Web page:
Altoprev, long-acting mevacor, is a statin. All major medical organizations suggest considering drugs in the statin family - not just Altoprev - to reduce the chance of a first heart attack or stroke in adults at increased risk. FDA officially approved Altoprev to reduce the chance of having a heart attack, threatened heart attack (unstable angina) and procedures to unblock arteries in the heart in people without heart disease or a stroke with at least 1 risk factor: low levels of "good cholesterol" (HDL), high blood pressure, family history of heart attack at a young age, smoking or diabetes. FDA also approved Altoprev to lower LDL "bad" cholesterol, raise HDL "good" cholesterol, and lower triglycerides in adults with abnormal cholesterol levels from a genetic condition.
The American Heart Association suggests people consider a statin if their chance of heart attack or stroke over the next 10 years is more than 5%, and to take one if the chance is 7.5% or more. You can calculate your risk at: http://tinyurl.com/pyv57ne.
Long track record means that new‚ unexpected side effects are unlikely. Altoprev was approved by FDA in 2002. Since Altoprev has now been used by large numbers of people over a long time‚ the emergence of important side effects is less likely than with new drugs.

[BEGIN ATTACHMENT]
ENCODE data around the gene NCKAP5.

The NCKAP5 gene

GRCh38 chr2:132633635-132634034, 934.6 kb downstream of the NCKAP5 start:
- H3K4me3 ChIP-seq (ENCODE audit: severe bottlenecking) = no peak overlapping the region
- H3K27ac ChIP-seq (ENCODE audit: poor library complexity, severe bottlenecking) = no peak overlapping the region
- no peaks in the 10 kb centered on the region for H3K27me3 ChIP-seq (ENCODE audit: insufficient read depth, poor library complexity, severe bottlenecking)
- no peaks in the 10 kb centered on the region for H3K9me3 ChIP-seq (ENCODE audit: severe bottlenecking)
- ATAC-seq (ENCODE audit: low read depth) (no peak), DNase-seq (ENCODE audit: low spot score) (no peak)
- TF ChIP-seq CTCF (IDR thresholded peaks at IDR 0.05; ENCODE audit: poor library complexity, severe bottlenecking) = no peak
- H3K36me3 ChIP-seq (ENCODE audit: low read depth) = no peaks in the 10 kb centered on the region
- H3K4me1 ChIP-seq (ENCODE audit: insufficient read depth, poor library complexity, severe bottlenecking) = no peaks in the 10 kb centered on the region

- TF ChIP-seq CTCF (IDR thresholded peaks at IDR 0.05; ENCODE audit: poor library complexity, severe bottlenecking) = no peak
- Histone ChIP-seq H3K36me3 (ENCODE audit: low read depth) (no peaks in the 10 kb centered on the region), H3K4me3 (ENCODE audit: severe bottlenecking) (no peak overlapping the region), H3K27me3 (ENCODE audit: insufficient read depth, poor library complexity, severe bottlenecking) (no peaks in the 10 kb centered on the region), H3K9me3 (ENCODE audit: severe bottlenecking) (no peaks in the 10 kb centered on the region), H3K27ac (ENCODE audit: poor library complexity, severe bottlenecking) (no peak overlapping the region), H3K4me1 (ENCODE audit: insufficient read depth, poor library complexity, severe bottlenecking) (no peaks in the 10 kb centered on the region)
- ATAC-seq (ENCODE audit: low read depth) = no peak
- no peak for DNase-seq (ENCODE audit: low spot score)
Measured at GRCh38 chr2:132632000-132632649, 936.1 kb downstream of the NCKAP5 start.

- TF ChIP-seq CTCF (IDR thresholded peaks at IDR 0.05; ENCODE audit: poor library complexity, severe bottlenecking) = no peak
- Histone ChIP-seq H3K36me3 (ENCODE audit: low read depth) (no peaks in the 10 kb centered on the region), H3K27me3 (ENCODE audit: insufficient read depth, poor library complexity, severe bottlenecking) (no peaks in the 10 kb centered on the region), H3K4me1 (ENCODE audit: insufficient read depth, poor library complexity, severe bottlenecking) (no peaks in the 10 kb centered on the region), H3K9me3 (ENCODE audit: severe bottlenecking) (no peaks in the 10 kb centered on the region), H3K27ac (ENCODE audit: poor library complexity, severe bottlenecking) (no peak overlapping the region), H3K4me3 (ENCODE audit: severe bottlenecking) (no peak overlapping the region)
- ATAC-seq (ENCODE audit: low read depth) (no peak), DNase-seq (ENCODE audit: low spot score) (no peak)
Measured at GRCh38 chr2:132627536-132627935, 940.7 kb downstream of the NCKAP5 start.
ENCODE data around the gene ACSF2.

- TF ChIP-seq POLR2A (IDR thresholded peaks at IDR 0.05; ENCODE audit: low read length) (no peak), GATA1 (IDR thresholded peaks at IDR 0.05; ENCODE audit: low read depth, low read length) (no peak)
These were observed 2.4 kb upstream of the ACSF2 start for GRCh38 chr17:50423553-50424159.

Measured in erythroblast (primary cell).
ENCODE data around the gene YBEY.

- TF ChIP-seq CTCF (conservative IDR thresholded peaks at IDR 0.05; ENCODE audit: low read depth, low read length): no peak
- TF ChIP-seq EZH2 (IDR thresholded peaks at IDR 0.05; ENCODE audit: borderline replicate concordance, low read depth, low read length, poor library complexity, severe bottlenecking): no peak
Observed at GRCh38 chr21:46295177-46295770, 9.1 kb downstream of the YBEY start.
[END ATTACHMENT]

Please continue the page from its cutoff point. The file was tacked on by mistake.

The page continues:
Such as ketoconazole, itraconazole, posaconazole, voriconazole, clarithromycin, telithromycin, HIV protease inhibitors, boceprevir, telaprevir, and nefazodone
Including people who have unexplained high liver inflammation blood tests
Altoprev may harm your unborn baby. If you become pregnant, stop taking Altoprev
Because experience with Altoprev in children is limited (no study had people under age 20), it is not recommended for children
Do not take: Controlled human studies show Altoprev harms baby and potential benefits do not outweigh potential harms (FDA Category X)
Do not breastfeed - Altoprev may get into breast milk and harm baby